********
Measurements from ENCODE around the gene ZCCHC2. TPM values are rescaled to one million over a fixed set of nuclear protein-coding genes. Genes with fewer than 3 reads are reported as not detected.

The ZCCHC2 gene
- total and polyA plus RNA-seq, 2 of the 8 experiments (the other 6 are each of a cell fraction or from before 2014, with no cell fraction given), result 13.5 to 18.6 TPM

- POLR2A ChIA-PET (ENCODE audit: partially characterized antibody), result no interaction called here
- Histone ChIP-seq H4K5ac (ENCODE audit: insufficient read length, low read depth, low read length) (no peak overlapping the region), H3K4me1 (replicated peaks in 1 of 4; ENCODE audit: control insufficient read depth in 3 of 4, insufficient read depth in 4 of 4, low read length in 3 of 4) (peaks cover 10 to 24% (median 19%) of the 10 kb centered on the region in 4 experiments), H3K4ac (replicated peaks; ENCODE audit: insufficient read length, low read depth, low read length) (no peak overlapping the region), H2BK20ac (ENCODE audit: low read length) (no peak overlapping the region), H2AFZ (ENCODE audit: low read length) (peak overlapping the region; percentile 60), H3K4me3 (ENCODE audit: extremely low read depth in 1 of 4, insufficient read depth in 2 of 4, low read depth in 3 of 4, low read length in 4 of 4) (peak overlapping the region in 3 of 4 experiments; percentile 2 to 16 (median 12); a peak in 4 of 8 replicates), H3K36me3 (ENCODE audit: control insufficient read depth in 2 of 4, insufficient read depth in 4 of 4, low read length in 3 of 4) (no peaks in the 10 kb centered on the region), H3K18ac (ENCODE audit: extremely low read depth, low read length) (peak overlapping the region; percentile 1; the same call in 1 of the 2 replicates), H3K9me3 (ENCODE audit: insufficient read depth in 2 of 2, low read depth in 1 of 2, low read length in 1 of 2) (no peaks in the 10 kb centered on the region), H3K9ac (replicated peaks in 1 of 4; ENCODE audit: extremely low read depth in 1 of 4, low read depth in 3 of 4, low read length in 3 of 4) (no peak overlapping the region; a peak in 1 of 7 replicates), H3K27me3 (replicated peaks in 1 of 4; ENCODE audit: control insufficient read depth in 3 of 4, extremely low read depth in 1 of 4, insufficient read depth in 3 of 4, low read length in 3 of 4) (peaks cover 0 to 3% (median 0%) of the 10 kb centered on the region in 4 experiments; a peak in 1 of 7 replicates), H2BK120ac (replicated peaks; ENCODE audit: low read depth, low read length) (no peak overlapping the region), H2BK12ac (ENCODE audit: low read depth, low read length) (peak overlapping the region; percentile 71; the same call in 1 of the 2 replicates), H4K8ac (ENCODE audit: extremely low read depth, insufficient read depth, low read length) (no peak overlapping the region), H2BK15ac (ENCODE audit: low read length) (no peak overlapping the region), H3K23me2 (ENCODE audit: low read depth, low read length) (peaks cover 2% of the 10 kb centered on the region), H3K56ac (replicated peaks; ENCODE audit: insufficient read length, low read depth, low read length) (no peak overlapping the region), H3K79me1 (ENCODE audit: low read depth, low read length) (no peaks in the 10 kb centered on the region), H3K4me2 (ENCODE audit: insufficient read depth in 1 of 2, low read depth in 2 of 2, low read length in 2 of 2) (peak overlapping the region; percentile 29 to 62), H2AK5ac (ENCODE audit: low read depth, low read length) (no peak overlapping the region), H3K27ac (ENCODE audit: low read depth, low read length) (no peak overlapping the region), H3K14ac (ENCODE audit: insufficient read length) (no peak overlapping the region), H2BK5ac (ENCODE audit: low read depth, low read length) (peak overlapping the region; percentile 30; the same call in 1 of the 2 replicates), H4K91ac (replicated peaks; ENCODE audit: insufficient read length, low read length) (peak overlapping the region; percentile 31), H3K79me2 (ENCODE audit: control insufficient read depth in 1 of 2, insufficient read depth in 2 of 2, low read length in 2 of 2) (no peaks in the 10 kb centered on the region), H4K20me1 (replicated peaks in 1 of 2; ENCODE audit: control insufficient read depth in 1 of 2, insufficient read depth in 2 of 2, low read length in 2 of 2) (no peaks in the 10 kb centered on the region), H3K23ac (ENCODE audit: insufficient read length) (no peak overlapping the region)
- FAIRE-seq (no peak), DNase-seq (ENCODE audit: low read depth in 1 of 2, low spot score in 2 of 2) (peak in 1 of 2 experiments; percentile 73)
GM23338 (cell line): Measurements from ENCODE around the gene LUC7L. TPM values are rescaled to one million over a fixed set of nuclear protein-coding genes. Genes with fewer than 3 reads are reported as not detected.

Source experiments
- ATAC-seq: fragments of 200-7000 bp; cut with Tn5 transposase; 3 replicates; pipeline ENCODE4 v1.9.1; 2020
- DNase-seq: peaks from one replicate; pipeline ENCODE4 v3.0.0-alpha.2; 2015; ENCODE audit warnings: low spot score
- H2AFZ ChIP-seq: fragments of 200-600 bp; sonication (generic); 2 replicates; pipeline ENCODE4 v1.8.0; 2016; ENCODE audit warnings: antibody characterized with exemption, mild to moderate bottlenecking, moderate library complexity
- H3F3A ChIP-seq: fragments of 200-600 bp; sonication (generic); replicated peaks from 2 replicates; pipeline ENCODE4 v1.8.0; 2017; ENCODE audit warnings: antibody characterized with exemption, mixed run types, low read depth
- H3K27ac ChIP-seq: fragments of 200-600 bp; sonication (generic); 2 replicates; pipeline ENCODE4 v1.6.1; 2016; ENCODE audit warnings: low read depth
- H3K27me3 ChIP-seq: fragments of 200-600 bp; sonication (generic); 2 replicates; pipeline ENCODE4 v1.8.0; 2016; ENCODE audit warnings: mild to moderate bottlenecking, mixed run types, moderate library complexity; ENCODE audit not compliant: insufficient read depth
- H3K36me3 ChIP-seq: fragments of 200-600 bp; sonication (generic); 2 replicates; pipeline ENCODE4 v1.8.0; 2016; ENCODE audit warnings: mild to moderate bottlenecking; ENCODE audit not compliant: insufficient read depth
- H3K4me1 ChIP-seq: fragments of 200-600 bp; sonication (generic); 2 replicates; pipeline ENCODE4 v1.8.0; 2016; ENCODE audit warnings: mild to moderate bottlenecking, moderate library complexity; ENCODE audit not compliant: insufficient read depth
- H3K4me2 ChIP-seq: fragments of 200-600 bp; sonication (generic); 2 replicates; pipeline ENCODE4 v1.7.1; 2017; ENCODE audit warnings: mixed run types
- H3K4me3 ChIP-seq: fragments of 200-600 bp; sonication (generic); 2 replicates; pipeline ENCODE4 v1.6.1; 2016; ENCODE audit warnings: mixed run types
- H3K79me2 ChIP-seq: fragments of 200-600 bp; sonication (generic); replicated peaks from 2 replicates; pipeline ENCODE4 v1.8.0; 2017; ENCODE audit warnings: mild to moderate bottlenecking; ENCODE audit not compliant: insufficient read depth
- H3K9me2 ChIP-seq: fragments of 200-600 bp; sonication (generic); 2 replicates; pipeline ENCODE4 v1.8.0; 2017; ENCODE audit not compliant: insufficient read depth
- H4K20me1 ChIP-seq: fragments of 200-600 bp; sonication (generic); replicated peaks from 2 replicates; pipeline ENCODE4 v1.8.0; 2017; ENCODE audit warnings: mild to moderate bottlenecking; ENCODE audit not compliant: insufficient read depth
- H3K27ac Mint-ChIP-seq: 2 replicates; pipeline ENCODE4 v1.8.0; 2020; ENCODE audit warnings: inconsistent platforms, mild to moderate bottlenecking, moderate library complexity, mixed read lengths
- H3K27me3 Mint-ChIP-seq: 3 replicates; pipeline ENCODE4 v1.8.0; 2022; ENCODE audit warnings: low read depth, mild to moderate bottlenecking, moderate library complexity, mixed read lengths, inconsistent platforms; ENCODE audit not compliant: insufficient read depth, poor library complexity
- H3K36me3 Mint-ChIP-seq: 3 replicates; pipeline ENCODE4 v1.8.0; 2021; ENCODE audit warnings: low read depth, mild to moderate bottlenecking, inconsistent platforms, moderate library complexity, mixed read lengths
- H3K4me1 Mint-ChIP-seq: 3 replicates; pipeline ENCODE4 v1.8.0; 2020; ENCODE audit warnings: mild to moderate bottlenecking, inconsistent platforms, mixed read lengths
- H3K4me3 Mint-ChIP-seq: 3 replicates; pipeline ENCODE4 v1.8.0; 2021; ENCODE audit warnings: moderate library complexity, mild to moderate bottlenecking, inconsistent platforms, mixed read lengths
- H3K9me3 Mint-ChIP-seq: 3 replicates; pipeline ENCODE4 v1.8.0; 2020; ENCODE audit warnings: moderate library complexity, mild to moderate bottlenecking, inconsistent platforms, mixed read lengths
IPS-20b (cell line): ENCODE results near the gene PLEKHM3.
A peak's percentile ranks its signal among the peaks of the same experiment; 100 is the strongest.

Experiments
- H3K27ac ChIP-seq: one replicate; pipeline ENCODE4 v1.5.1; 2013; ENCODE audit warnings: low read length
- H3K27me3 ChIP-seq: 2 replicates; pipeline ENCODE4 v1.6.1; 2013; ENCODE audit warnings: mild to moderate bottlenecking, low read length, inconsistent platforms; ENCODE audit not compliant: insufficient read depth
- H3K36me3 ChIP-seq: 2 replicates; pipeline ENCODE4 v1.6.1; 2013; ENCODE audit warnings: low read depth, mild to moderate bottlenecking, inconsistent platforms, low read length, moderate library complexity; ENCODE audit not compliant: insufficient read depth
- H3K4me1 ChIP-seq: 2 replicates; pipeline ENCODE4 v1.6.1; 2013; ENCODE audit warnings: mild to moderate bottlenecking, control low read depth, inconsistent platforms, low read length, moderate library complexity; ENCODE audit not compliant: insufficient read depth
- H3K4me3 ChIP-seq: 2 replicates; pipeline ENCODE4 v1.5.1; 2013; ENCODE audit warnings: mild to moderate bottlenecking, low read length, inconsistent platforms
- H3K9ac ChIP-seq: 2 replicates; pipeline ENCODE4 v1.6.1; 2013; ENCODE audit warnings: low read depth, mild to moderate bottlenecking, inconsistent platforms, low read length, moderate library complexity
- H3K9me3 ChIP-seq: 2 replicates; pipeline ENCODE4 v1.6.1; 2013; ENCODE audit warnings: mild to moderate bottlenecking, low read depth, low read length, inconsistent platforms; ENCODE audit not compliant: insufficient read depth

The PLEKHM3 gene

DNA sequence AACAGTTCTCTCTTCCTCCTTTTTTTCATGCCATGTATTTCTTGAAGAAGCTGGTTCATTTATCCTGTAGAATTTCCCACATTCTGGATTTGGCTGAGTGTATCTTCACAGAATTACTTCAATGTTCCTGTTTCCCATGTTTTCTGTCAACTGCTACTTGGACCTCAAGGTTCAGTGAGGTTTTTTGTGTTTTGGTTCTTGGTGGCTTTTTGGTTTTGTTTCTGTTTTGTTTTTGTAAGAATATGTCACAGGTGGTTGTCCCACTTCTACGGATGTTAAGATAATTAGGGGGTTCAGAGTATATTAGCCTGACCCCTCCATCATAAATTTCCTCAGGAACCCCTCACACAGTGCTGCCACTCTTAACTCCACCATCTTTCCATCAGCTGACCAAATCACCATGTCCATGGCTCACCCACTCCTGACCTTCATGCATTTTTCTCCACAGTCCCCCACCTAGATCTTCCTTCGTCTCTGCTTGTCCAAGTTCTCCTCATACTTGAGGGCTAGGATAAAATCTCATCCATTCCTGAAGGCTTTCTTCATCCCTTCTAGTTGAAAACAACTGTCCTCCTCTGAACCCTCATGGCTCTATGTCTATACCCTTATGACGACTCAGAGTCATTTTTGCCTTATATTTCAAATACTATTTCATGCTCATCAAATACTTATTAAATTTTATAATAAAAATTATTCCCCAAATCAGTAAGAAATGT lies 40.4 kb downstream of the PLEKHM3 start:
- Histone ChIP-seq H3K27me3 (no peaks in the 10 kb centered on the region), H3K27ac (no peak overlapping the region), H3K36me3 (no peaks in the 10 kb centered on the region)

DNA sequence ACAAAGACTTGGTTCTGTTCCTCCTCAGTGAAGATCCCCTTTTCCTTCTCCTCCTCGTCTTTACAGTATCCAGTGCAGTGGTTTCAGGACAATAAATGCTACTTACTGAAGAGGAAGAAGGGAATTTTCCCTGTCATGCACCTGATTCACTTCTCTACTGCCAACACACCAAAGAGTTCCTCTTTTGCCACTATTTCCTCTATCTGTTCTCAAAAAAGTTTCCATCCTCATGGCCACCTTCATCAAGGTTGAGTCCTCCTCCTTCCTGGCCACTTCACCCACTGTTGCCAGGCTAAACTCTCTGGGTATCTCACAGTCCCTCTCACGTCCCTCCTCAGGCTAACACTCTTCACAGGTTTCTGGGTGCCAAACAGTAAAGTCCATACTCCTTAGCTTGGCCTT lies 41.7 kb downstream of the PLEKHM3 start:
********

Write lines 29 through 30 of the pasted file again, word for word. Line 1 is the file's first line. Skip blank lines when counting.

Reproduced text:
A peak's percentile ranks its signal among the peaks of the same experiment; 100 is the strongest.

Experiments